Abstract # 13149 Event # 166:

Scheduled for Saturday, August 11, 2018 11:15 AM-11:30 AM: (Chula Vista ) Oral Presentation


K. Hall, J. Bryant, M. Staley, J. Whitham and L. Miller
Chicago Zoological Society - Brookfield Zoo, 3300 Golf Road, Brookfield, IL 60513, USA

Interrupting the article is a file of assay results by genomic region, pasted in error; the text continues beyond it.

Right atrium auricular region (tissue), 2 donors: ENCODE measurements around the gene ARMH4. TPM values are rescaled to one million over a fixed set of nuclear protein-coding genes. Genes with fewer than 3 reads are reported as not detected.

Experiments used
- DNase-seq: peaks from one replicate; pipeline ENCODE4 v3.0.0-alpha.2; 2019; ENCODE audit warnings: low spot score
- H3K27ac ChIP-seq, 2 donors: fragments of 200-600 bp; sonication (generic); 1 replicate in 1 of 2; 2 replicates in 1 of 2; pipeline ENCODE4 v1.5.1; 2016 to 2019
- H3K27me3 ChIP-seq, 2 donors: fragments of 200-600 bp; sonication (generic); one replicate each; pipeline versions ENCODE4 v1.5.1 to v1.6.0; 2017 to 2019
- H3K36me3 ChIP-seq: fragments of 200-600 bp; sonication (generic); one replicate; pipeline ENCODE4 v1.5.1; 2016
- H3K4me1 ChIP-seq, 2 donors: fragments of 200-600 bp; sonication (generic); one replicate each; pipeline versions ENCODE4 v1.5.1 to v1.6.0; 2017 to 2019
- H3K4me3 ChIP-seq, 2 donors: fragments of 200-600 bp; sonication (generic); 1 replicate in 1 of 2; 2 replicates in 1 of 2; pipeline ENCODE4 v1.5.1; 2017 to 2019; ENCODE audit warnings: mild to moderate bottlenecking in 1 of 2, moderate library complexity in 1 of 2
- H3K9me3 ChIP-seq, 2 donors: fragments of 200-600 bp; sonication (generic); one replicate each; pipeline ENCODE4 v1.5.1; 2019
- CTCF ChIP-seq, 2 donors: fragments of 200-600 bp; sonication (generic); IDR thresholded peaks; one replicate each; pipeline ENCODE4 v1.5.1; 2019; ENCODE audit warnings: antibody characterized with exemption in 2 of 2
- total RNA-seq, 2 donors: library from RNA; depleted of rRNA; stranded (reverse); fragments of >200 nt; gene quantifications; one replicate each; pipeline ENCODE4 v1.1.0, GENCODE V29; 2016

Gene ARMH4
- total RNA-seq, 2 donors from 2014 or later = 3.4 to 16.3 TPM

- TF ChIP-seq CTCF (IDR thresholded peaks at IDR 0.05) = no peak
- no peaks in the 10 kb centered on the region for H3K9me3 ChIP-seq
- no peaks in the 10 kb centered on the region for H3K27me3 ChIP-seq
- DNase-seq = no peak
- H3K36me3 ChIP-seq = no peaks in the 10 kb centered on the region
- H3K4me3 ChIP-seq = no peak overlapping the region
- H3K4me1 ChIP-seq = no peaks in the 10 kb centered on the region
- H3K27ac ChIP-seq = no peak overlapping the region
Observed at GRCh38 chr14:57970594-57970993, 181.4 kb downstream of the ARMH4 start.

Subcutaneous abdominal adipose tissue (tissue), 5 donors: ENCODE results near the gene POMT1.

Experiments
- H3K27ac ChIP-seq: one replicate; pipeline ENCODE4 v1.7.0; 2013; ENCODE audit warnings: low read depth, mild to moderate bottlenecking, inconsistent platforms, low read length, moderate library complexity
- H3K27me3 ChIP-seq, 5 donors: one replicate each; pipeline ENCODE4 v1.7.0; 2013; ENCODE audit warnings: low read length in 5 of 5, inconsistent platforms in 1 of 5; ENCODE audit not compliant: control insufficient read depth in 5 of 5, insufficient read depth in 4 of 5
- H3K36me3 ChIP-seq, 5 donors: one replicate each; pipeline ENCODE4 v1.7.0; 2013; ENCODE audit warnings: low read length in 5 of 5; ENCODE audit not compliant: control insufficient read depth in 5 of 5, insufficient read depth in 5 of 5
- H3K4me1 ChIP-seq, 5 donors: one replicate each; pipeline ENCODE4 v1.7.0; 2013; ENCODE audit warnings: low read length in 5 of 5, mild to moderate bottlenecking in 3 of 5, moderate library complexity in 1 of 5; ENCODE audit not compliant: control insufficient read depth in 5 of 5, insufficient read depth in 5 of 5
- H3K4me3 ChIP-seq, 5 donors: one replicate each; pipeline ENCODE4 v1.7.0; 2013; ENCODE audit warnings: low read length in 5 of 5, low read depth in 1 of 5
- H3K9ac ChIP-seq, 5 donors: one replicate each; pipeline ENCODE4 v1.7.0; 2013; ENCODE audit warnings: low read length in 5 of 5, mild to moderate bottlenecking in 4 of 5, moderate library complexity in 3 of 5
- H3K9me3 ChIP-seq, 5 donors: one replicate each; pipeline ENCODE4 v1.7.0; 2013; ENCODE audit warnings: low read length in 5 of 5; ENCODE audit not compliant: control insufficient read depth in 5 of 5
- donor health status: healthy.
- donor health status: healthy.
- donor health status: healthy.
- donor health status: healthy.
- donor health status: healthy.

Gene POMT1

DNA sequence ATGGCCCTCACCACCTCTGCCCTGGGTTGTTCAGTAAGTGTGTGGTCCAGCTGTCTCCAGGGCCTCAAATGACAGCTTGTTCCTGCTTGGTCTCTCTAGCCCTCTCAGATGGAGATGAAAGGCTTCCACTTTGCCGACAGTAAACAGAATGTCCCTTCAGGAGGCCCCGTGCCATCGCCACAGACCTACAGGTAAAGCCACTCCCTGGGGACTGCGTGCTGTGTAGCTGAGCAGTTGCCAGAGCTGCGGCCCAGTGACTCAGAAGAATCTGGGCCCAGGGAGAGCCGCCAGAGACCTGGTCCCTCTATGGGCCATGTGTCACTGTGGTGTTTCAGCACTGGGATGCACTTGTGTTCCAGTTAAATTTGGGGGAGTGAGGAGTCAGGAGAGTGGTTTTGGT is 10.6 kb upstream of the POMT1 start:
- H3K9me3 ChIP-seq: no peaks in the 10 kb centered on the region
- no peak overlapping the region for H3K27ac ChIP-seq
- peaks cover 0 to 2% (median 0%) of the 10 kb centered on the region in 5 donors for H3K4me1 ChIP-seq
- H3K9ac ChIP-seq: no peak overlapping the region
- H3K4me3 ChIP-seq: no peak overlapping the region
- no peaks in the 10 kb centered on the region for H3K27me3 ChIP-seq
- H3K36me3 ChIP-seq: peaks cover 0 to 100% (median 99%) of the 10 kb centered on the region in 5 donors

Using multiple empirical assessments can inform how care practices help enhance animal welfare. Our goal was to validate an expert-designed chimpanzee WelfareTrak® survey, using behavioral and non-invasive physiological measures, including fecal glucocorticoid metabolites (FGM) and secretory Immunoglobulin A (SIgA). Both SIgA and FGM increase in response to acutely stressful situations. Over time, poor welfare can lead to lower behavioral diversity, SIgA suppression, and higher FGM concentrations, whereas positive welfare is predicted to increase behavioral diversity, stabilize SIgA at higher levels, and lower FGM concentrations. We collected 30-min focal observations 3x/week and daily fecal samples from 41 subjects representing 16 institutions, over a 9 month study period. Weekly welfare surveys were completed by animal care staff during the last 6 months of data collection. In an initial regression analysis, we found that certain items on the survey are valid for tracking the welfare of individual chimpanzees. There was a negative relationship between SIgA concentrations and survey item "quality of feces/urine" (ß= -0.086, t(1007)= -2.825, p= 0.005); increased SIgA would be expected as part of the immune response to gastrointestinal inflammation. We found positive relationships between SIgA and survey items “mobility” (ß= 0.098, t(1007)= 3.178, p=0.002), “use of space” (ß= 0.111, t(1007)= 3.667, p= 0.000), and “weight” (B= 0.208, t(1007)= 7.051, p=0.000) confirming that subjects with good physical condition that explored their environment had healthier immune systems.